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U.S. Supreme Court will take up state bans on gender-affirming care for minors

The U.S Supreme Court is seen, Thursday, June 20, 2024, in Washington. (Mariam Zuhaib / AP Photo) The U.S Supreme Court is seen, Thursday, June 20, 2024, in Washington. (Mariam Zuhaib / AP Photo)
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The U.S. Supreme Court on Monday jumped into the fight over transgender rights, agreeing to hear an appeal from the Biden administration seeking to block state bans on gender-affirming care.

The justices’ action comes as Republican-led states have enacted a variety of restrictions on health care for transgender people, school sports participation, bathroom usage and drag shows. The administration and Democratic-led states have extended protections for transgender people, including a new federal regulation that seeks to protect transgender students.

The case before the high court involves a law in Tennessee that restrict puberty blockers and hormone therapy for transgender minors. The federal appeals court in Cincinnati allowed laws in Tennessee and Kentucky to take effect after they had been blocked by lower courts. (The high court did not act on a separate appeal from Kentucky.)

“Without this Court’s prompt intervention, transgender youth and their families will remain in limbo, uncertain of whether and where they can access needed medical care,” lawyers for the transgender teens in Tennessee told the justices.

Actor Elliot Page, the Oscar-nominated star of “Juno,” “Inception” and “The Umbrella Academy,” was among 57 transgender people who joined a legal filing in support of Supreme Court review.

Arguments will take place in the fall.

Last month, South Carolina became the 25th state to adopt a law restricting or banning gender-affirming medical care for transgender minors, even though such treatments have been available in the United States for more than a decade and are endorsed by major medical associations.

Most of the state restrictions face lawsuits. The justices had previously allowed Idaho to generally enforce its restrictions, after they had been blocked by lower courts.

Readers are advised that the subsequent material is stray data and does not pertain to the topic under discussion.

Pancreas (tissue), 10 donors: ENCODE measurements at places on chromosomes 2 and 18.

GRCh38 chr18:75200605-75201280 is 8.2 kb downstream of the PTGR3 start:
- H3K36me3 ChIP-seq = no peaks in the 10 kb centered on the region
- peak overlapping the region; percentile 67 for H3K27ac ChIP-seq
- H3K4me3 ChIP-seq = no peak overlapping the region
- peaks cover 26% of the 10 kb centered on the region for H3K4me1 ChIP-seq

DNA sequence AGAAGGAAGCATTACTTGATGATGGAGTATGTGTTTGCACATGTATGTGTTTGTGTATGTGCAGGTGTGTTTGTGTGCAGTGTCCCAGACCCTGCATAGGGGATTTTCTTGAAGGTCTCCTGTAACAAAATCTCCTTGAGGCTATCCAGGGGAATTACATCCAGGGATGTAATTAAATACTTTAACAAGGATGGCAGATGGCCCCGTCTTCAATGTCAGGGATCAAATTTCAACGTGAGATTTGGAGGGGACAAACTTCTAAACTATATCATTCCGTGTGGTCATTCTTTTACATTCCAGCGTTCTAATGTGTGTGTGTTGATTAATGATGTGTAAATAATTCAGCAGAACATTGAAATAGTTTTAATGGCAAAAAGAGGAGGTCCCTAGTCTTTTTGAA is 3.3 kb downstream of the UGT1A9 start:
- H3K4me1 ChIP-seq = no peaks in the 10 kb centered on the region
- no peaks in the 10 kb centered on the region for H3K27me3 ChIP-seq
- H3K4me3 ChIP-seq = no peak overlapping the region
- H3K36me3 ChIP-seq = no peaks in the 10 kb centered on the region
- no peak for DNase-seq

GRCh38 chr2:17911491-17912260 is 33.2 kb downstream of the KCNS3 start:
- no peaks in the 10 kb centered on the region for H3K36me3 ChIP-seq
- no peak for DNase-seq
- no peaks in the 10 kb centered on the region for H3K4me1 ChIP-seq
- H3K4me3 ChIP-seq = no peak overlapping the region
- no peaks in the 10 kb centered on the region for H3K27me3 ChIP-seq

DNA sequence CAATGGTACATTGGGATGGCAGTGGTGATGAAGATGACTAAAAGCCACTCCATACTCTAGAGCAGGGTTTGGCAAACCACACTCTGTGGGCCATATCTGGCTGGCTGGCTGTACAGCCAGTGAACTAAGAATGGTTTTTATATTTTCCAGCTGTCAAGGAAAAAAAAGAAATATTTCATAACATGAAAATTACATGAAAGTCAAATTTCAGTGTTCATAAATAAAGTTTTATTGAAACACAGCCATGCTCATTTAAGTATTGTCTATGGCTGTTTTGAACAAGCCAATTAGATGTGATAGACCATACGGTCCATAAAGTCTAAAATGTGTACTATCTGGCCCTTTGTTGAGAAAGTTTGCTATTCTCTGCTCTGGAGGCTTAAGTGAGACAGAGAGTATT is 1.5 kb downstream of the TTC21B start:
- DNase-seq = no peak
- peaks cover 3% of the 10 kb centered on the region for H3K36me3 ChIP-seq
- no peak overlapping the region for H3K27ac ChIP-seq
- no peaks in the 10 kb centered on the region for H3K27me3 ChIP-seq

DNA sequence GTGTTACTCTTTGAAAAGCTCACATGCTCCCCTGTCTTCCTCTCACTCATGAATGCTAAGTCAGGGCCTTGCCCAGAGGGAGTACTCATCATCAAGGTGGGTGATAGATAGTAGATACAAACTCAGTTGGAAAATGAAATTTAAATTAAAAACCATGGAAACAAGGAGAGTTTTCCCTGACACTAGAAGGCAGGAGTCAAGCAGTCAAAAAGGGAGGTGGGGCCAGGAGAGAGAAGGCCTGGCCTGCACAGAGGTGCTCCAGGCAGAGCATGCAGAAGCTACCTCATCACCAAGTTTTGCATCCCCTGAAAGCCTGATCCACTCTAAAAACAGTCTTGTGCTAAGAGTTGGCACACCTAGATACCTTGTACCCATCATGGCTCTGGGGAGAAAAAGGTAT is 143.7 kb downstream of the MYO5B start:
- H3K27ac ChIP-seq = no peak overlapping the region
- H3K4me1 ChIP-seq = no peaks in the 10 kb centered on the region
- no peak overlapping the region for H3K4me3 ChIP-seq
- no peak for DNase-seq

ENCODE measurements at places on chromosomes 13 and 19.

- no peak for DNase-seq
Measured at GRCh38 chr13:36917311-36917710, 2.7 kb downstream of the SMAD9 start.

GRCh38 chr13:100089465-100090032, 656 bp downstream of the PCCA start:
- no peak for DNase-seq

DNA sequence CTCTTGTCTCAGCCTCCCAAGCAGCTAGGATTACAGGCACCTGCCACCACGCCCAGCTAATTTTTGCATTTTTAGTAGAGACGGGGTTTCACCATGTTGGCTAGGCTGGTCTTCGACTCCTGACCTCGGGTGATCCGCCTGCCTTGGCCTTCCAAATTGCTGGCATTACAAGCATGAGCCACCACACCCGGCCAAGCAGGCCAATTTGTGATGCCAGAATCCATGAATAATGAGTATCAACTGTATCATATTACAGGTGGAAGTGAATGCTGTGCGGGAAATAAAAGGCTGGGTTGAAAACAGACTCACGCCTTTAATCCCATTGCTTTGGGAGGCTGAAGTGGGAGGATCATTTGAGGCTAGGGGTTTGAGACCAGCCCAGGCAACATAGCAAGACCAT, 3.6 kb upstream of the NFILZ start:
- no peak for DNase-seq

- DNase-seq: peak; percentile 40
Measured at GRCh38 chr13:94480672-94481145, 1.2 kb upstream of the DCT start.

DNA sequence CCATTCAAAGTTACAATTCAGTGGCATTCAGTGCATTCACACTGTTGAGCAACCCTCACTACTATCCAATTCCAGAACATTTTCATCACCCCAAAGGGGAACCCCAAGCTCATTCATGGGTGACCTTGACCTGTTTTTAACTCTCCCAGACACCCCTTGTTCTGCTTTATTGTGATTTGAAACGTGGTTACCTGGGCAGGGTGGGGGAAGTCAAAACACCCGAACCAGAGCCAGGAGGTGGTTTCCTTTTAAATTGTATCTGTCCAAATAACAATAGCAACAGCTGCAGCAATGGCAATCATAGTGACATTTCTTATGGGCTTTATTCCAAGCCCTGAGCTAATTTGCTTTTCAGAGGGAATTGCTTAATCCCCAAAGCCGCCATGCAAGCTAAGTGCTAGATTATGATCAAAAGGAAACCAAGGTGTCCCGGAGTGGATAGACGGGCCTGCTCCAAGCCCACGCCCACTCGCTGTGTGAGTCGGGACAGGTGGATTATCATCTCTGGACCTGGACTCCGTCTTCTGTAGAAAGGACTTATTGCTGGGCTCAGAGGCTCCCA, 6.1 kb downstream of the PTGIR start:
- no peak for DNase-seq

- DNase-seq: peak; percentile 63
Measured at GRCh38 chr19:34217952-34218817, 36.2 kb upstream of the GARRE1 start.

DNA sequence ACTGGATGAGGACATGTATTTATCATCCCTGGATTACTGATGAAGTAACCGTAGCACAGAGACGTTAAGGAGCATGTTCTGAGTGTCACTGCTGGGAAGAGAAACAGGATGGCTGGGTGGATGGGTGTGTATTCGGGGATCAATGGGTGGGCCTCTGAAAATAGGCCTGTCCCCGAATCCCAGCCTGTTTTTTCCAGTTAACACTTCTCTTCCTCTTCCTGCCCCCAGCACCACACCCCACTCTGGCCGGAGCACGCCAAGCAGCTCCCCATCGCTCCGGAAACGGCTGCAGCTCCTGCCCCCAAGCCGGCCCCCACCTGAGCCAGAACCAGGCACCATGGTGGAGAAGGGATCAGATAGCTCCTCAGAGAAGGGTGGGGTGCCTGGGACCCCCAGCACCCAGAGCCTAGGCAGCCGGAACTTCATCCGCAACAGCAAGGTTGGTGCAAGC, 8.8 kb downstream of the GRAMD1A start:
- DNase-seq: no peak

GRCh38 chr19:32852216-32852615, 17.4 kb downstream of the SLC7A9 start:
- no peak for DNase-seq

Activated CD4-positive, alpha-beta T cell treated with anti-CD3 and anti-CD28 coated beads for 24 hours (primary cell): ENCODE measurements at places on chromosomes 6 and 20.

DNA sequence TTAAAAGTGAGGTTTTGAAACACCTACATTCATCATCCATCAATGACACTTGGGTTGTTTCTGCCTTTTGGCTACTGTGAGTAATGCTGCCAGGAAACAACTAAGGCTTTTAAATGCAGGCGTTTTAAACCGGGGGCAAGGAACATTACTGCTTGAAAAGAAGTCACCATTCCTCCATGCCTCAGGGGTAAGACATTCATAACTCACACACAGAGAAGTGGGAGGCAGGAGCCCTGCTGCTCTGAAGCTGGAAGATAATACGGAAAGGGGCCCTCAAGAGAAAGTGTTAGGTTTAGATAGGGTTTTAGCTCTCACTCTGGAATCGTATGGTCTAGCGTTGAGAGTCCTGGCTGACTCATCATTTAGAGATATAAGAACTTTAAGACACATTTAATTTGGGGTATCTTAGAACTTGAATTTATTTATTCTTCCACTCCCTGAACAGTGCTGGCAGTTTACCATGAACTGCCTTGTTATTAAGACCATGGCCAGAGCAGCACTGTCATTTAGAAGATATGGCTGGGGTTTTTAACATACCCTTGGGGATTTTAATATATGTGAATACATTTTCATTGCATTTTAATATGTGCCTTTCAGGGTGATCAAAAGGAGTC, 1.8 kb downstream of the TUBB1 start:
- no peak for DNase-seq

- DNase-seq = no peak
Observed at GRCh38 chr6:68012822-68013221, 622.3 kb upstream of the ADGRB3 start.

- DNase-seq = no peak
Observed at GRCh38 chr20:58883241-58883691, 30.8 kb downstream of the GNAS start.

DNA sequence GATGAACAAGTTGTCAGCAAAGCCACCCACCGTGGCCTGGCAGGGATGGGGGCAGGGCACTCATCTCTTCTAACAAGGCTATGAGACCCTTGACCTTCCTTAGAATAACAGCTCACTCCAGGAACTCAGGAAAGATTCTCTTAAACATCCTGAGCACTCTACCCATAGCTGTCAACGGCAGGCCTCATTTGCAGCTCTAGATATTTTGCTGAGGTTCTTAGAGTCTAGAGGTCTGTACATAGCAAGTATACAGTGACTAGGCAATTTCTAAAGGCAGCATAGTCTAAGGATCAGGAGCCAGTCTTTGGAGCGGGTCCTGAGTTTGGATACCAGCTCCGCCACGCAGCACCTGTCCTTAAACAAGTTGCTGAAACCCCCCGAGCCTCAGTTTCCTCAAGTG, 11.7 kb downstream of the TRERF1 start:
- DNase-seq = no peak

At least 24 states have laws barring transgender women and girls from competing in certain women’s or girls' sports competitions. At least 11 states have adopted laws barring transgender girls and women from girls' and women’s bathrooms at public schools, and in some cases other government facilities.

The nation's highest court has only rarely taken up transgender issues. In 2020, the justices ruled that a landmark civil rights law protects gay, lesbian and transgender people from discrimination in employment.

In 2016, the court had agreed to take up the case of a transgender student, backed by the Obama administration, who was barred from using the boys' bathroom in his Virginia high school. But the court dropped the case after a directive advising schools to allow students to use the bathroom of their chosen gender, not biological birth, was scrapped in the early months of the Trump administration. The directive had been a key part of an appeals court ruling in favor of the student, Gavin Grimm.

In 2021, the justices declined to get involved in Grimm's case after the appeals court again ruled in his favor. At the time, Justices Samuel Alito and Clarence Thomas noted they would have taken up the school board's appeal.

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